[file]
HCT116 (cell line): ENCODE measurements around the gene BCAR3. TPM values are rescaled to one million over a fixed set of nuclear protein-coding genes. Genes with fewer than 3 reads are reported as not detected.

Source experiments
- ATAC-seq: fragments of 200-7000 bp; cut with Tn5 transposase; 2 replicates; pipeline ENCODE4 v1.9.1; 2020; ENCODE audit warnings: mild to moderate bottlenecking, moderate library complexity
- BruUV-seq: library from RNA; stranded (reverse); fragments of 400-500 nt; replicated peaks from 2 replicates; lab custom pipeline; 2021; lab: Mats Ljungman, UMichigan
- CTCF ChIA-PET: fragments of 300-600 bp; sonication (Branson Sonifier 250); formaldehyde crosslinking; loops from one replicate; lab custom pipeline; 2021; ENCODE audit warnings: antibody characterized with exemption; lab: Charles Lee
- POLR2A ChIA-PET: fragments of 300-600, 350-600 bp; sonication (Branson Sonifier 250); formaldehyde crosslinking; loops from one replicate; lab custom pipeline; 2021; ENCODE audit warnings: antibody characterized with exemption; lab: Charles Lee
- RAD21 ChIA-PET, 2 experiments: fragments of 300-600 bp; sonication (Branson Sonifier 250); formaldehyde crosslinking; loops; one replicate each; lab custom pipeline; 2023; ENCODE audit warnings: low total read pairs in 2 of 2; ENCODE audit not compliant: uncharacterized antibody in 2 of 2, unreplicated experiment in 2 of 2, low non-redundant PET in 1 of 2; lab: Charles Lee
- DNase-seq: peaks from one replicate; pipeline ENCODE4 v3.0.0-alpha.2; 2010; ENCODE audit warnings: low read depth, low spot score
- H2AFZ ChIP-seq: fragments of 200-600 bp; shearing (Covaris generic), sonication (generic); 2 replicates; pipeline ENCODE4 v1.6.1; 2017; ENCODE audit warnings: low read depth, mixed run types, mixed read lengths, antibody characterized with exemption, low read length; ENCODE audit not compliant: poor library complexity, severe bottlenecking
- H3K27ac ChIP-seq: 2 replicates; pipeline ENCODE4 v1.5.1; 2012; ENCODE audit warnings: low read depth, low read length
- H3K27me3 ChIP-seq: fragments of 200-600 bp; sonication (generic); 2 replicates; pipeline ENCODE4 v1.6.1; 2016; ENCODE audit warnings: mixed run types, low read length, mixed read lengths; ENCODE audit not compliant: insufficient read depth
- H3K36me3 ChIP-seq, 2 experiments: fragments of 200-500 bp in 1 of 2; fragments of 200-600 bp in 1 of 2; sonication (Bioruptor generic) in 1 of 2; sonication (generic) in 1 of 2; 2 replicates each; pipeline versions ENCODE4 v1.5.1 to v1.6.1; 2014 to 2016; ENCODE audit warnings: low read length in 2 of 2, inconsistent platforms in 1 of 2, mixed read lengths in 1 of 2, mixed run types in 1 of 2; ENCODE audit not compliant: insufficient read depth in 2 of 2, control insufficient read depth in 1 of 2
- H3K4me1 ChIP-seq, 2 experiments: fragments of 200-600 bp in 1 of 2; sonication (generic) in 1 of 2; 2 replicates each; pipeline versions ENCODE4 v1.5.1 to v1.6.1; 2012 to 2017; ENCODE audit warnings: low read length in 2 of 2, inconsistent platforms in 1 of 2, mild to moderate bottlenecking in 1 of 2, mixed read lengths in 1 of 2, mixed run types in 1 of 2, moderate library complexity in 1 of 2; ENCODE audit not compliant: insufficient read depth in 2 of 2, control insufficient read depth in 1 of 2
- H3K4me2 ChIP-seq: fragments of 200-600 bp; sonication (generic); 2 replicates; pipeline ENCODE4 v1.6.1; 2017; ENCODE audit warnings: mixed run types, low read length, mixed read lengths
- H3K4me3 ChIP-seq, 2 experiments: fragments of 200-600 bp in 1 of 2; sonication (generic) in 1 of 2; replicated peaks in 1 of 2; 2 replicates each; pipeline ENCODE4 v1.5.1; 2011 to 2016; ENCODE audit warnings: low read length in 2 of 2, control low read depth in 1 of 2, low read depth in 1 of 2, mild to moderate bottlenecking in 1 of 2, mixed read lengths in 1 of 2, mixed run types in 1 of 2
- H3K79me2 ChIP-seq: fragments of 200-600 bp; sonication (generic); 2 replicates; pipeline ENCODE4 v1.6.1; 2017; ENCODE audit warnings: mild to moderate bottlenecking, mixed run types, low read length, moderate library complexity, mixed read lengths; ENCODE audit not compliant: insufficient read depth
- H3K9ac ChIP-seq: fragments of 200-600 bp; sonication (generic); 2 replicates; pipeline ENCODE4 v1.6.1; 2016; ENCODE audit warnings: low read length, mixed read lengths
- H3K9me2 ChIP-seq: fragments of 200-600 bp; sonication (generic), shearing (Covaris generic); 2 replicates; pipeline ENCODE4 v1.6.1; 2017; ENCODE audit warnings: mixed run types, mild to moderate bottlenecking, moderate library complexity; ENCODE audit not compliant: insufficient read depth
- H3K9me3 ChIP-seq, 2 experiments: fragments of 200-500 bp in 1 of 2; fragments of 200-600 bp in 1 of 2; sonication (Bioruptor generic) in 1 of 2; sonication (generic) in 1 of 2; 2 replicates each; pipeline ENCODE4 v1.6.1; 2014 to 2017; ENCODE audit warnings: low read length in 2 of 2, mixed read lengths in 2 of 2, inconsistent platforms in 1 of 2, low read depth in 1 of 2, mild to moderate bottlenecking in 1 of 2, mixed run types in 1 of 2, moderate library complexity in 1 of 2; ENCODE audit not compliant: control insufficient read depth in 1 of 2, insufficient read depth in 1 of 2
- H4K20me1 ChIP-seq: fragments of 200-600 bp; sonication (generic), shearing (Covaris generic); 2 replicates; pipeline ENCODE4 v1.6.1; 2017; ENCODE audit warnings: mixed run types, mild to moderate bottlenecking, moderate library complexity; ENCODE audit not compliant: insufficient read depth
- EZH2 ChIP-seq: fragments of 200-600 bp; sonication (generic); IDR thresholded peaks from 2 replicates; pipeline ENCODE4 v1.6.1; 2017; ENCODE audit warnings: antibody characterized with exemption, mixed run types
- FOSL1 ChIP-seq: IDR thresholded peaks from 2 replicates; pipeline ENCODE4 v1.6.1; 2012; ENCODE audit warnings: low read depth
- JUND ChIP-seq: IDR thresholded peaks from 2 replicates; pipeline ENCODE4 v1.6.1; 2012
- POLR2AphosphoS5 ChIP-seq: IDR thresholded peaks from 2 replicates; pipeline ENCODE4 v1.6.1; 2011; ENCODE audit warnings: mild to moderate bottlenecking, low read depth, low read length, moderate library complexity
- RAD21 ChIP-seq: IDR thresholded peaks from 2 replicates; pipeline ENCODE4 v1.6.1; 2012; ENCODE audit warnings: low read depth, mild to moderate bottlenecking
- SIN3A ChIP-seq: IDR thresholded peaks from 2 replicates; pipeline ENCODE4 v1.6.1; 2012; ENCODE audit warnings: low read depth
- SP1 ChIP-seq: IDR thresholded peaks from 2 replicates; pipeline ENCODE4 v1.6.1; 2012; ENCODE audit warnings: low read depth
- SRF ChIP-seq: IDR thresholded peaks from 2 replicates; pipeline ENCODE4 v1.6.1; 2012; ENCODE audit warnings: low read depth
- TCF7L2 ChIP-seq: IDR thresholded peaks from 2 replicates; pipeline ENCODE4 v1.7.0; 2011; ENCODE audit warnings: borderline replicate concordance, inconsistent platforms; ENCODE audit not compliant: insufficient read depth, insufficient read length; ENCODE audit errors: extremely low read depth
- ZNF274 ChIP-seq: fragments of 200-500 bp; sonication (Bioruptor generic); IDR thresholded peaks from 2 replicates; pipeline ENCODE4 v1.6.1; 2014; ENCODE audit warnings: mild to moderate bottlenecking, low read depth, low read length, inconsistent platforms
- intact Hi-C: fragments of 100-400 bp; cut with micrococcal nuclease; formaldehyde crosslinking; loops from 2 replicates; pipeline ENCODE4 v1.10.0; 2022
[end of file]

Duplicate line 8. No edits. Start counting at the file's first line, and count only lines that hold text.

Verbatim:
- DNase-seq: peaks from one replicate; pipeline ENCODE4 v3.0.0-alpha.2; 2010; ENCODE audit warnings: low read depth, low spot score